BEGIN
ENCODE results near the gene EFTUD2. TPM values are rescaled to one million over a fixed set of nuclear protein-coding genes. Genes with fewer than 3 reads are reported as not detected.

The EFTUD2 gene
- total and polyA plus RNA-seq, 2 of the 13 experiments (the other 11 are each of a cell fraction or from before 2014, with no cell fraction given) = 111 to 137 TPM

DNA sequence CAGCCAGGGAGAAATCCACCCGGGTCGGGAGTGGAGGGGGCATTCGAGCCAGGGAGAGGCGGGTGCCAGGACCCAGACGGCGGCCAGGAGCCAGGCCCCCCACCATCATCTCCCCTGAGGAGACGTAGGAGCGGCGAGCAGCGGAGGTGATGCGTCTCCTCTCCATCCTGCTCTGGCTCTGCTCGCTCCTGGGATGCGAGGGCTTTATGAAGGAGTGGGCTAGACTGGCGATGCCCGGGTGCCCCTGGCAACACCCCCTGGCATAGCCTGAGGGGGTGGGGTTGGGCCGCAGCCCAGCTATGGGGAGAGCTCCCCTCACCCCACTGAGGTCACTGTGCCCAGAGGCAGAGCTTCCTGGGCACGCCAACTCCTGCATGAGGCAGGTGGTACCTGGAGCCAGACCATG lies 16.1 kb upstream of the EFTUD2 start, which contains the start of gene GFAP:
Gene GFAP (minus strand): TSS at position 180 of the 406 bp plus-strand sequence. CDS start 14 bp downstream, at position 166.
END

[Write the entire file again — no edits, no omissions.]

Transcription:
ENCODE results near the gene EFTUD2. TPM values are rescaled to one million over a fixed set of nuclear protein-coding genes. Genes with fewer than 3 reads are reported as not detected.

The EFTUD2 gene
- total and polyA plus RNA-seq, 2 of the 13 experiments (the other 11 are each of a cell fraction or from before 2014, with no cell fraction given) = 111 to 137 TPM

DNA sequence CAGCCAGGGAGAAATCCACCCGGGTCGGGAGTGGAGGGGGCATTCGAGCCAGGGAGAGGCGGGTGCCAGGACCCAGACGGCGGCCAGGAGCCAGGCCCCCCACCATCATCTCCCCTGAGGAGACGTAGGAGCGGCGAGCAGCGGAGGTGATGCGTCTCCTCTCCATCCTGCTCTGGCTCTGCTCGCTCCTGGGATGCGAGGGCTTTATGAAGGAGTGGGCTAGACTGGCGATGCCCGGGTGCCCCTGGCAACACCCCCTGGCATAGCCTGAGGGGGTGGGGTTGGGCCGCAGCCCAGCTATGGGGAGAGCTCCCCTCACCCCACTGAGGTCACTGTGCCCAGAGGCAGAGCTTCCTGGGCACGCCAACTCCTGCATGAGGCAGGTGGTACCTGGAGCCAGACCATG lies 16.1 kb upstream of the EFTUD2 start, which contains the start of gene GFAP:
Gene GFAP (minus strand): TSS at position 180 of the 406 bp plus-strand sequence. CDS start 14 bp downstream, at position 166.